Echo Global Logistics acquires One Stop Logistics Inc.
May 14, 2014
Echo Global Logistics, a non-asset based freight brokerage company and a provider of technology-enabled transportation and supply chain management services, said this week it has acquired the assets of One Stop Logistics Inc., a Watsonville, Ca.-based transportation brokerage.
The purchase price, according to Echo, was $37.3 million, with $19.8 million paid at closing and $13.8 million payable in January 2015 and $3.7 million payable in one year pursuant to terms of an earn-out agreement. Over the last 12 months, Echo said One Stop grew its total revenue by about 14 percent, with $50.7 million in gross revenue and $4.3 million of EBITDA after adjusting for non-recurring expenses.
One Stop was established in 1998 and is a non-asset provider of less-than-truckload (LTL) and truckload solutions and has locations in Northern California and Florida. Other services provided by One Stop include: international full container load and less-than-container (LCL) shipments via ocean or air transit; U.S.-based temperature-controlled services, with hundreds of vendor partners specializing in truckload and LTL temperature controlled freight; air- and ground-based expedited services; and trade show and convention services
It is led by Steve Brown, who has been with the company for 15 years, and will serve as regional vice president of the entity, which will now conduct business under the Echo Global Logistics Inc. moniker. Echo added that all existing One Stop staffers and management will remain with the company.
“One Stop is a profitable and impressive operator in the market for over the road transportation solutions,” said Douglas R. Waggoner, Echo CEO in a statement. “With this acquisition, we continue to position Echo for further growth by expanding our national coverage and leveraging our technology, our carrier network and our service offering.”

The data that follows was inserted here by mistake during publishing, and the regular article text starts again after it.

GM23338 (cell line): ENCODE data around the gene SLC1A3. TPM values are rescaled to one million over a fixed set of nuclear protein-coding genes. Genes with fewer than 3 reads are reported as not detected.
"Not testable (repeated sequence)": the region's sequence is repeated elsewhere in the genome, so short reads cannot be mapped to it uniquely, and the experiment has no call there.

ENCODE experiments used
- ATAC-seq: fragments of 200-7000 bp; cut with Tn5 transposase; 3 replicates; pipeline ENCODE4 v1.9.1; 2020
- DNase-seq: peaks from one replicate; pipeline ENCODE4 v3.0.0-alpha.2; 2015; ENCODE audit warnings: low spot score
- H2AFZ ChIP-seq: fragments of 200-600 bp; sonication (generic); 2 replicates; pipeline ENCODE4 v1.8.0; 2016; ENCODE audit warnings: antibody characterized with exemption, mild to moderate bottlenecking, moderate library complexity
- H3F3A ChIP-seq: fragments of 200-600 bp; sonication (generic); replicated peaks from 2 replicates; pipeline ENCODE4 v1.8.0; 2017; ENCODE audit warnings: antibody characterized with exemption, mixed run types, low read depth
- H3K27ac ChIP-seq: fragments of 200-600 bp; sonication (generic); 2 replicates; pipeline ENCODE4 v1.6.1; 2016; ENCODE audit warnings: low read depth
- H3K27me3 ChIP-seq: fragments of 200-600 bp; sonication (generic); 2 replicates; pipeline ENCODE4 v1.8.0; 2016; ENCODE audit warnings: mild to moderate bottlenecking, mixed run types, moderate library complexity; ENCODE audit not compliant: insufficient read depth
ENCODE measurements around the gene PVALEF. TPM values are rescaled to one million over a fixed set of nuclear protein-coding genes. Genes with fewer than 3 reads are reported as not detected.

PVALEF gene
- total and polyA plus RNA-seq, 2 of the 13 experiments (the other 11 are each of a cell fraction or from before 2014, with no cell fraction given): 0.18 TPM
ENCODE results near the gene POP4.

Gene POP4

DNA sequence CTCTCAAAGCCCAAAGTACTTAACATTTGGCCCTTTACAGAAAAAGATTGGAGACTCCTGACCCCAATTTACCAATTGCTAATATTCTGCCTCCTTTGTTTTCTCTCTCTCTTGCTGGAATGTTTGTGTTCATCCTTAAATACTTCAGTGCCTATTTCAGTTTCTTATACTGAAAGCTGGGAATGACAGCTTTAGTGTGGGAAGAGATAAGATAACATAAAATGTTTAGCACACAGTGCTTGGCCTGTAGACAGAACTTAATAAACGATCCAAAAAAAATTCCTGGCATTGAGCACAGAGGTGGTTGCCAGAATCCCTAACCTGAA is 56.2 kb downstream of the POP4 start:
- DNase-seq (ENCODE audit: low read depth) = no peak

This is Echo’s third acquisition of 2014, bringing Jacksonville, Fla.-based Comcar Logistics, a non-asset based truckload brokerage Comcar Logistics into the fold in February and Online Freight Services, a third party logistics company headquartered in Mendota Heights, Minn, in January.
Echo has done 19 tuck-in acquisitions dating back to 2007.
“We have a pipeline [of acquisition targets] we are working out of and expect to do more this year,” Waggoner told LM in a recent interview. “We like the strategy because it is relatively low-risk and quick to integrate the acquired companies into Echo. We can add geographic presence, existing customer relationships and sales force, and it is a nice way to grow. Plus we have an experience in which once we acquire a company, typically within two or three years they double in size under Echo as we can help them grow faster and can them additional transportation loads to sell and give them our air price and contractual transportation management solutions to sell and we have had great success in turning acquired growth into organic growth as the acquired companies have grown under the Echo banner. We like that strategy and have not done any game-changing acquisitions, as those are the ones that have more risk. That is not to say we would not do one of those but have not at this point.”
Cowen & Co. analyst Jason Seidl wrote in a research note that Echo is strategically positioned to benefit from the fragmented and highly competitive brokerage market.
“Indeed, the current challenges facing the transportation industry and logistics sector may have a bright side for acquisitive companies such as Echo,” Seidl wrote. “Transportation brokers continue to see their margins squeezed, which could weigh on industry profitability and returns, making some players who were previously on the fence on whether to consider acquisition offers more likely to do so now.”
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